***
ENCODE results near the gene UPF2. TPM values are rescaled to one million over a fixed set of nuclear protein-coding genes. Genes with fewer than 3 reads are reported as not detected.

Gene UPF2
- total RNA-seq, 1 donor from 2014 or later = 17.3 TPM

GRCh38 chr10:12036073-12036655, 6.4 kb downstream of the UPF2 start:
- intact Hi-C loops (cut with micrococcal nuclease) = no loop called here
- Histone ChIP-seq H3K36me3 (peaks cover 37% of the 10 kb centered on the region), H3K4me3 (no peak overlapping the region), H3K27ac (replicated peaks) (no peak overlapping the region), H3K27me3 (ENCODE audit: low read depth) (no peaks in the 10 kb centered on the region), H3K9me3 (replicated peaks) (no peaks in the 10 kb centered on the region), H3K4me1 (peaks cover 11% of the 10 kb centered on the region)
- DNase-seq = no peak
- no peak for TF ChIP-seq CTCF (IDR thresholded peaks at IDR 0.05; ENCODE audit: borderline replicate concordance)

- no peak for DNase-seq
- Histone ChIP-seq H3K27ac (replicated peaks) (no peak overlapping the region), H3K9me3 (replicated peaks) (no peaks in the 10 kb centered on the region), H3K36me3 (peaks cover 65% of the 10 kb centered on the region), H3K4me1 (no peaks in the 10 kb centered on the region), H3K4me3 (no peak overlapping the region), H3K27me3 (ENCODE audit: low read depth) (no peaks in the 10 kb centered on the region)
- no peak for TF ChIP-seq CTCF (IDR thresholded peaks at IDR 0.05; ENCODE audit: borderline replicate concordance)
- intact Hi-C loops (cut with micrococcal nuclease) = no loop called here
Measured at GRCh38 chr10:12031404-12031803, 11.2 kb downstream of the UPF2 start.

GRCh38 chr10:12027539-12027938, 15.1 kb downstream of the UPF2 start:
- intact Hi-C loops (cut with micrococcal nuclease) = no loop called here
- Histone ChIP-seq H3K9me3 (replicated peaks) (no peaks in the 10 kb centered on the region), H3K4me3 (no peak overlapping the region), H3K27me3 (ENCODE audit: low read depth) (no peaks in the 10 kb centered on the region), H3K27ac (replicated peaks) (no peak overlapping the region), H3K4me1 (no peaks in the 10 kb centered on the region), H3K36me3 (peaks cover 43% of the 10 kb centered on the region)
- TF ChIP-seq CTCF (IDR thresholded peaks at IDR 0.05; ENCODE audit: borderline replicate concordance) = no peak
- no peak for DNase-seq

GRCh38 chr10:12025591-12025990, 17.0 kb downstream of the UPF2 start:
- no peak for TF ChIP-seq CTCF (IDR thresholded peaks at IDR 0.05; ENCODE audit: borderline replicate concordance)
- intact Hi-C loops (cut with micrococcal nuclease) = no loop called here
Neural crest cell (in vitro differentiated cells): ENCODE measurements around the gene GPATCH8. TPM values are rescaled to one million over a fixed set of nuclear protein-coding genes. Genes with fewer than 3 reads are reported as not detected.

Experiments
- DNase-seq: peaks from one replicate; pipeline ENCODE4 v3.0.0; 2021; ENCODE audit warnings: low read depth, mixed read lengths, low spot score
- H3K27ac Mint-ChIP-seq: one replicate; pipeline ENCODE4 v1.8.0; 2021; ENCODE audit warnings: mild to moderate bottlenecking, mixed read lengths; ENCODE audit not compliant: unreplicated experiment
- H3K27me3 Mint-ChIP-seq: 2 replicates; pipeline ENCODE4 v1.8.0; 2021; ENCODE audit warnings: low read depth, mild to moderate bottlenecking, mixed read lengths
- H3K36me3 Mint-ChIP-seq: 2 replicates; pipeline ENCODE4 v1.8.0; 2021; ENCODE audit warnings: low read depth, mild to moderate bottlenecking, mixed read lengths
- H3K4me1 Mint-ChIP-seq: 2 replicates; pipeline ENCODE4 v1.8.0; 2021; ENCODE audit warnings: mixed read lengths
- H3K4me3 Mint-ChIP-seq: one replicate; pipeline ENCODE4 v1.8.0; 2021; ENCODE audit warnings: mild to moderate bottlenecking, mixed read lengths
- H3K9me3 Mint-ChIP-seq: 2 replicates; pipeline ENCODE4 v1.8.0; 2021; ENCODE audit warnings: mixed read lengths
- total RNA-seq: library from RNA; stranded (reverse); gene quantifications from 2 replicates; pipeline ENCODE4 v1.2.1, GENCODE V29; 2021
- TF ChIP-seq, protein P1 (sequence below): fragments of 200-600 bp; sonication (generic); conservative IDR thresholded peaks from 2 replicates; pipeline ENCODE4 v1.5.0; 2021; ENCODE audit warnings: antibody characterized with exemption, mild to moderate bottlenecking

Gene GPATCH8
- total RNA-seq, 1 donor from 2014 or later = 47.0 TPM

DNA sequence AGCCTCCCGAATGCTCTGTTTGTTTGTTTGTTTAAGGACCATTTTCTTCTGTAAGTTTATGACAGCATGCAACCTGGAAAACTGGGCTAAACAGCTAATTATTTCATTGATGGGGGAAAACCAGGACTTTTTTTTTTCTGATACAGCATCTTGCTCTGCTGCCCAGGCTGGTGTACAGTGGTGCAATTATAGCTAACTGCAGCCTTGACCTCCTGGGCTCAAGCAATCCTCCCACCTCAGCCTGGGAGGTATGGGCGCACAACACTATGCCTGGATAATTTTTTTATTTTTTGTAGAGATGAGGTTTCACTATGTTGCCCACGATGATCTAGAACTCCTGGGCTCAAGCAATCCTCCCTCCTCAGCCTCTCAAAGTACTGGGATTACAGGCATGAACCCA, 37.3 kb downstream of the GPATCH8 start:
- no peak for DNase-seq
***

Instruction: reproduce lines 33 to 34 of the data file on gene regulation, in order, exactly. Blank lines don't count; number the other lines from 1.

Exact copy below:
Gene GPATCH8
- total RNA-seq, 1 donor from 2014 or later = 47.0 TPM